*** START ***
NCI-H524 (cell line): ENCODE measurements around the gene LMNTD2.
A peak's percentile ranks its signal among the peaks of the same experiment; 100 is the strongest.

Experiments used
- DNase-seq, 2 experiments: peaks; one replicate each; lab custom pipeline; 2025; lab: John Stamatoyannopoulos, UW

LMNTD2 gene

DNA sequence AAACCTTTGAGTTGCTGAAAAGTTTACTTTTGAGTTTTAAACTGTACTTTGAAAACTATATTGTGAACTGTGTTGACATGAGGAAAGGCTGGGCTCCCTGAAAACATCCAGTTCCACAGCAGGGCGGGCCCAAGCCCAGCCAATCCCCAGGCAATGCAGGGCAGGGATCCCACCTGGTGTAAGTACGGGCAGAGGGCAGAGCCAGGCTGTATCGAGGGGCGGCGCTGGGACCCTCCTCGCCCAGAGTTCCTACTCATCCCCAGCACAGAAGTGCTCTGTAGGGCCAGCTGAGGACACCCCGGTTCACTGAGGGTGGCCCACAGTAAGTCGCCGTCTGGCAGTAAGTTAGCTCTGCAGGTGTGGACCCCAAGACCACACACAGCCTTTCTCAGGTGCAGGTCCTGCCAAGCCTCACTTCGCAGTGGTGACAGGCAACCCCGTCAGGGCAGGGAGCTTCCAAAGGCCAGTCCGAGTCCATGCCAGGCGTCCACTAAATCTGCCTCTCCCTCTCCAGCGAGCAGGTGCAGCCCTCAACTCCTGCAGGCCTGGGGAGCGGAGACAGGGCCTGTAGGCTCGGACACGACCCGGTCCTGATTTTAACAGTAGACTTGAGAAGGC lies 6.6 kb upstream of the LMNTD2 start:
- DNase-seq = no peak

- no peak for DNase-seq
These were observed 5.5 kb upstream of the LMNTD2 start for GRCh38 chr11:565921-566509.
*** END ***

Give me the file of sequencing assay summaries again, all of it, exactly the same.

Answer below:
NCI-H524 (cell line): ENCODE measurements around the gene LMNTD2.
A peak's percentile ranks its signal among the peaks of the same experiment; 100 is the strongest.

Experiments used
- DNase-seq, 2 experiments: peaks; one replicate each; lab custom pipeline; 2025; lab: John Stamatoyannopoulos, UW

LMNTD2 gene

DNA sequence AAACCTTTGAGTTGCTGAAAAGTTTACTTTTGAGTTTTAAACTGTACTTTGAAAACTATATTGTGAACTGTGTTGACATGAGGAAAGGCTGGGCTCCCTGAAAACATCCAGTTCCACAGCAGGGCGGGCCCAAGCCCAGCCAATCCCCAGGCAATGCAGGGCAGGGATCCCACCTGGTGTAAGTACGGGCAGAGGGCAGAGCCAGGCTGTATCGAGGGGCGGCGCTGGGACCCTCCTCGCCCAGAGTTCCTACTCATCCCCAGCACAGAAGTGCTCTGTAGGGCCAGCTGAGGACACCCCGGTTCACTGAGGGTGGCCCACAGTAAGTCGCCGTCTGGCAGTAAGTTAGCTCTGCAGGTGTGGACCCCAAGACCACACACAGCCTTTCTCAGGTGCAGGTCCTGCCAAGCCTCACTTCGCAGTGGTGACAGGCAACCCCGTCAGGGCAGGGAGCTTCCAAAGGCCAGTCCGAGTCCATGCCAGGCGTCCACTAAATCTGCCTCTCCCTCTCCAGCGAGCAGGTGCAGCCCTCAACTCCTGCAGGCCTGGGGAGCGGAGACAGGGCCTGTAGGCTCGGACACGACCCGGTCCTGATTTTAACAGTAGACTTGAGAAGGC lies 6.6 kb upstream of the LMNTD2 start:
- DNase-seq = no peak

- no peak for DNase-seq
These were observed 5.5 kb upstream of the LMNTD2 start for GRCh38 chr11:565921-566509.